Monday, September 24, 2007

Remember bang paths?

For those who don't remember, back in the mists of time if I wanted to send email to my friend down the street at the Prestigious University Research Lab, I would have to spell out exactly how it was supposed to get there.

We did this by giving a list of machines that the message was to pass through, separated by bangs ("!"). In those days much of the heavy lifting was done by VAXen and Sun workstations were popular for the desktop. The result might look something like


(Except probably with all names 8 characters or shorter)

I was never very good at this, even with help from the ASCII-art maps they posted to the newsgroups from time to time, so I usually just called or hopped on my bike and went over if I really wanted to be sure the message got through.

Then along came the email addresses we know and love today, and I could just say

That was much better. I didn't care how the message got there, just which machine it was headed for. Except that sometimes my friend was logged into researchsparc and sometimes othersparc, and mail would miss from time to time. That didn't take long to fix (and the capability was there all along, I think). Soon everyone had a single mailbox, independent of where the messages were stored, what route they took to get there, what protocols the mail system spoke, or anything like that. Then I could just say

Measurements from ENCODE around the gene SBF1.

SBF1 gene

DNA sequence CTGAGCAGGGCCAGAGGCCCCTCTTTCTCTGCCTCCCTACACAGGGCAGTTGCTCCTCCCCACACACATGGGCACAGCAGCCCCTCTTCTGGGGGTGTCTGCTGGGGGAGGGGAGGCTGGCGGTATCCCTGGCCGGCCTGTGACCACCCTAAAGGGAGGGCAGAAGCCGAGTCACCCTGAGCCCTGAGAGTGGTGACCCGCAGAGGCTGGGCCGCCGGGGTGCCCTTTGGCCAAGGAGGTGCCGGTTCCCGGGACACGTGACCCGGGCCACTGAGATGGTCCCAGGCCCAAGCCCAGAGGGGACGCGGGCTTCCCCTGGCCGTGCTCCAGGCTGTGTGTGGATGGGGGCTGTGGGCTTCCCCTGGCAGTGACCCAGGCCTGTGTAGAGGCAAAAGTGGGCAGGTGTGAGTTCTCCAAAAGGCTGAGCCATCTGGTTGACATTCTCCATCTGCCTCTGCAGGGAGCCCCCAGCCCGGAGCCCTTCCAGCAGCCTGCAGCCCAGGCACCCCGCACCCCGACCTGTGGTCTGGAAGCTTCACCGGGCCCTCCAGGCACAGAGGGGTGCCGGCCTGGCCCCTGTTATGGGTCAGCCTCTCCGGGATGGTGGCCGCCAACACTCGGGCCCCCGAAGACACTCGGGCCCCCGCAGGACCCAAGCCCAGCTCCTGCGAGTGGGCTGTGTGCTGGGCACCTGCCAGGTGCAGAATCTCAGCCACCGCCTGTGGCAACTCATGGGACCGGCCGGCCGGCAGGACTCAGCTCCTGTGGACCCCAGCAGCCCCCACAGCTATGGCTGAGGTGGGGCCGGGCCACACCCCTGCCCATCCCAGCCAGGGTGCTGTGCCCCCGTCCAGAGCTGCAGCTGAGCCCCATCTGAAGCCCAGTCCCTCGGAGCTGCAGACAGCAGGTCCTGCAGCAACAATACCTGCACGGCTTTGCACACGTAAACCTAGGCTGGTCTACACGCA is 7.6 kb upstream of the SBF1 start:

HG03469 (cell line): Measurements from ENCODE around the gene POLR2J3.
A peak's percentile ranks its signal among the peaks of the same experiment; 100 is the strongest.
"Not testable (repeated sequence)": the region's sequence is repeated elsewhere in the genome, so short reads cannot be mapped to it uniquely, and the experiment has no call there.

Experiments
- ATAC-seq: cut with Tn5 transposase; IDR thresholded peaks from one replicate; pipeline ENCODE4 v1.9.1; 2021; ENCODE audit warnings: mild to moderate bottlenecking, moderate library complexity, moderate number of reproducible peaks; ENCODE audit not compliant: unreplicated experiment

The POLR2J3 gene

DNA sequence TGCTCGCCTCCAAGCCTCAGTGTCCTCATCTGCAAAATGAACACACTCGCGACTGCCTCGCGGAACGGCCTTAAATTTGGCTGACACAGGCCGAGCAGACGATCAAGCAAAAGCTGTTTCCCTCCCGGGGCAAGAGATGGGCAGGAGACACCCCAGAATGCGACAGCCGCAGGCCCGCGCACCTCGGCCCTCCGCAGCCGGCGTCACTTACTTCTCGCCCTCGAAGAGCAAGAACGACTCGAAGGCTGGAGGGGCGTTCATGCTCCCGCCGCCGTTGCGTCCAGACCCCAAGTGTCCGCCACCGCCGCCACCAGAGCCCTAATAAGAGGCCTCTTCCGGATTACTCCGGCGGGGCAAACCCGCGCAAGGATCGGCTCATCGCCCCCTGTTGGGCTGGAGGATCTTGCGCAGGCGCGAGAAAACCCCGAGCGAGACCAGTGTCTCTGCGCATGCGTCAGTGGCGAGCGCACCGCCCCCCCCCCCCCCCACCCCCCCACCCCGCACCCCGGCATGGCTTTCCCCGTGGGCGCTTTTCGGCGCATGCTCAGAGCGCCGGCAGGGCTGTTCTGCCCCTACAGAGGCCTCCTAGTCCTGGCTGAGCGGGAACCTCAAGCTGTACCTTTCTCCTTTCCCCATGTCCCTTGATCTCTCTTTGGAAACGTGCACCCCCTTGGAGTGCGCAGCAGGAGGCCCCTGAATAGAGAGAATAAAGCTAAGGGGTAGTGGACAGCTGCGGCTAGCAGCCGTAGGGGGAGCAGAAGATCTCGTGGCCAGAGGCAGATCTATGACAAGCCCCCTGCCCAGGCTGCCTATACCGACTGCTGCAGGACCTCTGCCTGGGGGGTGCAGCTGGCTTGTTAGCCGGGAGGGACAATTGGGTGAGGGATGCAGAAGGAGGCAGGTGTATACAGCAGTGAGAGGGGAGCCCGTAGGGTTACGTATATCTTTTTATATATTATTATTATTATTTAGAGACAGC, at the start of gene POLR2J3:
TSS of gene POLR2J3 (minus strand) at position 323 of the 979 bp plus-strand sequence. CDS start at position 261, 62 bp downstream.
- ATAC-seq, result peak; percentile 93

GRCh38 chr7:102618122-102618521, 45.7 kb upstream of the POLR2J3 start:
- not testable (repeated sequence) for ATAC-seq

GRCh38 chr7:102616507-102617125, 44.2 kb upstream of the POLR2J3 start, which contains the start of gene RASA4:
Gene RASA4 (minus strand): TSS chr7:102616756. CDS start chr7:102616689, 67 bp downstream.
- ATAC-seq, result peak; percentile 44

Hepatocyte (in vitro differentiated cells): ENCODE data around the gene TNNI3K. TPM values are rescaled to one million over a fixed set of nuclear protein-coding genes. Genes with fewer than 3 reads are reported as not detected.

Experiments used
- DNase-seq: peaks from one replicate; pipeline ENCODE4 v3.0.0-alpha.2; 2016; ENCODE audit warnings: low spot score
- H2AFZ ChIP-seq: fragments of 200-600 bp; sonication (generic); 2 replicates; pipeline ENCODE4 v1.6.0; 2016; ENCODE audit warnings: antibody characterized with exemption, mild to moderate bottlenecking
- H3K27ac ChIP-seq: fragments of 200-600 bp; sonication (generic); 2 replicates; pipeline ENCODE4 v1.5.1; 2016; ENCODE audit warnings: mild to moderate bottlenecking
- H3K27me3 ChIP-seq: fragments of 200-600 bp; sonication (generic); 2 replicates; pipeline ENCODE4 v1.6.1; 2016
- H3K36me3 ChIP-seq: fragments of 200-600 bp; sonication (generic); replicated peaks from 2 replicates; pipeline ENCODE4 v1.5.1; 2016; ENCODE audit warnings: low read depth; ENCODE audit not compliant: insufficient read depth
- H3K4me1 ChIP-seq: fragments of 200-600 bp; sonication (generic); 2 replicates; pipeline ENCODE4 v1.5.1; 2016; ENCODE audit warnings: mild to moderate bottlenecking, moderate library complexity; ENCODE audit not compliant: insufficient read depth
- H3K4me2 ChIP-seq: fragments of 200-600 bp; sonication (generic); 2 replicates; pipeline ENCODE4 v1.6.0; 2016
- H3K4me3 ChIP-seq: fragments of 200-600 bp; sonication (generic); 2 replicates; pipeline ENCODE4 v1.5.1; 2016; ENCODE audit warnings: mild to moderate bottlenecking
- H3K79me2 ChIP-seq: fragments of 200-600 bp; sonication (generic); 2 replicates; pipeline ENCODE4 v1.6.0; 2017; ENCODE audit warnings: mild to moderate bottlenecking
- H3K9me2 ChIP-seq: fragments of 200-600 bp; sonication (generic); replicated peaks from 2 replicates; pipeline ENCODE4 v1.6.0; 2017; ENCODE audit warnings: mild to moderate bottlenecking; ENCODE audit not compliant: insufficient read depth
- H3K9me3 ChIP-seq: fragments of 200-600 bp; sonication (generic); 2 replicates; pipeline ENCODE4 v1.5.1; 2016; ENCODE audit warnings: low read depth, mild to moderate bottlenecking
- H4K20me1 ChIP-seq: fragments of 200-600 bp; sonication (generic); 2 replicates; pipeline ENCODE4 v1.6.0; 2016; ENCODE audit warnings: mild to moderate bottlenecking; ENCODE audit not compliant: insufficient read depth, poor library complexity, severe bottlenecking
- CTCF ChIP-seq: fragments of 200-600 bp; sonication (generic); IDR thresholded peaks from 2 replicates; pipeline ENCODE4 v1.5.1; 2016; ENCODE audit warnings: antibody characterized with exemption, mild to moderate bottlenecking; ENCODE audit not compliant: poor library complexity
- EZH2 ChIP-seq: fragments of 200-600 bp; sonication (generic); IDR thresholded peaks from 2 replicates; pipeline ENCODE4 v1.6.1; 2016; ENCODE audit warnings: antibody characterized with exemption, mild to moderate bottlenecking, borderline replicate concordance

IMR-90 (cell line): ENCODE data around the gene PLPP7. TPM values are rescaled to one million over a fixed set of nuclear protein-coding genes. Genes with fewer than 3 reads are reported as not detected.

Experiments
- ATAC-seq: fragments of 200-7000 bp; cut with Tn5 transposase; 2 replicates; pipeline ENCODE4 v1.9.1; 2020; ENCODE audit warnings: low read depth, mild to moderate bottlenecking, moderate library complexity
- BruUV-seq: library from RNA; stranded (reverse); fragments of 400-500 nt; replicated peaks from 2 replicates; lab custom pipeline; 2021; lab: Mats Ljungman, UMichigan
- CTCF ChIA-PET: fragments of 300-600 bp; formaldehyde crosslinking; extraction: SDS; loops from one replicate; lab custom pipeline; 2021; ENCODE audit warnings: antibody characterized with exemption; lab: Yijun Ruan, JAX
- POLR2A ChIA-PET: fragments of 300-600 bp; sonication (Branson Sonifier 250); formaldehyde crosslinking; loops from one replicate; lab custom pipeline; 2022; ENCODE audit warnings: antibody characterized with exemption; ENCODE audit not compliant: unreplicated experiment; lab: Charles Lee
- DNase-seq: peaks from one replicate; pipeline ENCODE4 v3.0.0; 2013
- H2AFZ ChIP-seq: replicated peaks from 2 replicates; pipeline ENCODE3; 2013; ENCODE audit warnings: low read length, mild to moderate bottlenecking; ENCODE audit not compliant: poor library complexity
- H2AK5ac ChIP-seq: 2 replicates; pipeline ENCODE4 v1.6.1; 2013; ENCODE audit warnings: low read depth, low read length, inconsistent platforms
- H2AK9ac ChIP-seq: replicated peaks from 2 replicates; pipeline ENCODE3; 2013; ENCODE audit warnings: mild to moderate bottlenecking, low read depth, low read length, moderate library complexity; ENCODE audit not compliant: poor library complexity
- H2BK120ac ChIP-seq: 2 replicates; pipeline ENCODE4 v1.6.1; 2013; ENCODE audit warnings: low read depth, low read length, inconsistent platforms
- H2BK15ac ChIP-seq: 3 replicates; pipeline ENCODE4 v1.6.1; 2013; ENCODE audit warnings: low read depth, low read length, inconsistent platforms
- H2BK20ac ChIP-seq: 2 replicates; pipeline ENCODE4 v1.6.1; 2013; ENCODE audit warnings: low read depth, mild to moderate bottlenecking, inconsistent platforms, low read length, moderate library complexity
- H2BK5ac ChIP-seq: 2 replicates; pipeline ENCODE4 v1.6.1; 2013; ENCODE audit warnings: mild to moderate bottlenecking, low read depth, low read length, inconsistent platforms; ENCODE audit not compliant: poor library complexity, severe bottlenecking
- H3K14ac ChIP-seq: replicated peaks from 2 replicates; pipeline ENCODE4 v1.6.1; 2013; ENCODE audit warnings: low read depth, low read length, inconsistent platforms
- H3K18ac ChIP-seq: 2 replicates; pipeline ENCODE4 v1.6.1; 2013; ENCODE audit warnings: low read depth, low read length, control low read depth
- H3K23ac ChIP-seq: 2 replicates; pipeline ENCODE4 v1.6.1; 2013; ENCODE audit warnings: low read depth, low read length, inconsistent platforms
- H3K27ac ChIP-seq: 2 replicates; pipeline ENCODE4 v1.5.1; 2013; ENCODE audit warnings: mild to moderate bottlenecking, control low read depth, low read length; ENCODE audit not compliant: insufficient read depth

and mail would get there. Even I could handle that.

Score one for abstraction. Successful abstraction isn't drifting off into some ethereal realm of ideas about ideas. It's cutting out everything that's not essential to the task at hand and holding on for dear life to what is (in this case, whom I'm trying to reach).

Footnote: For several years during that era my address was, which was both a valid email address and a valid MS-DOS filename. A desert topping and a floor wax. I always got a strange sort of pleasure out of that.

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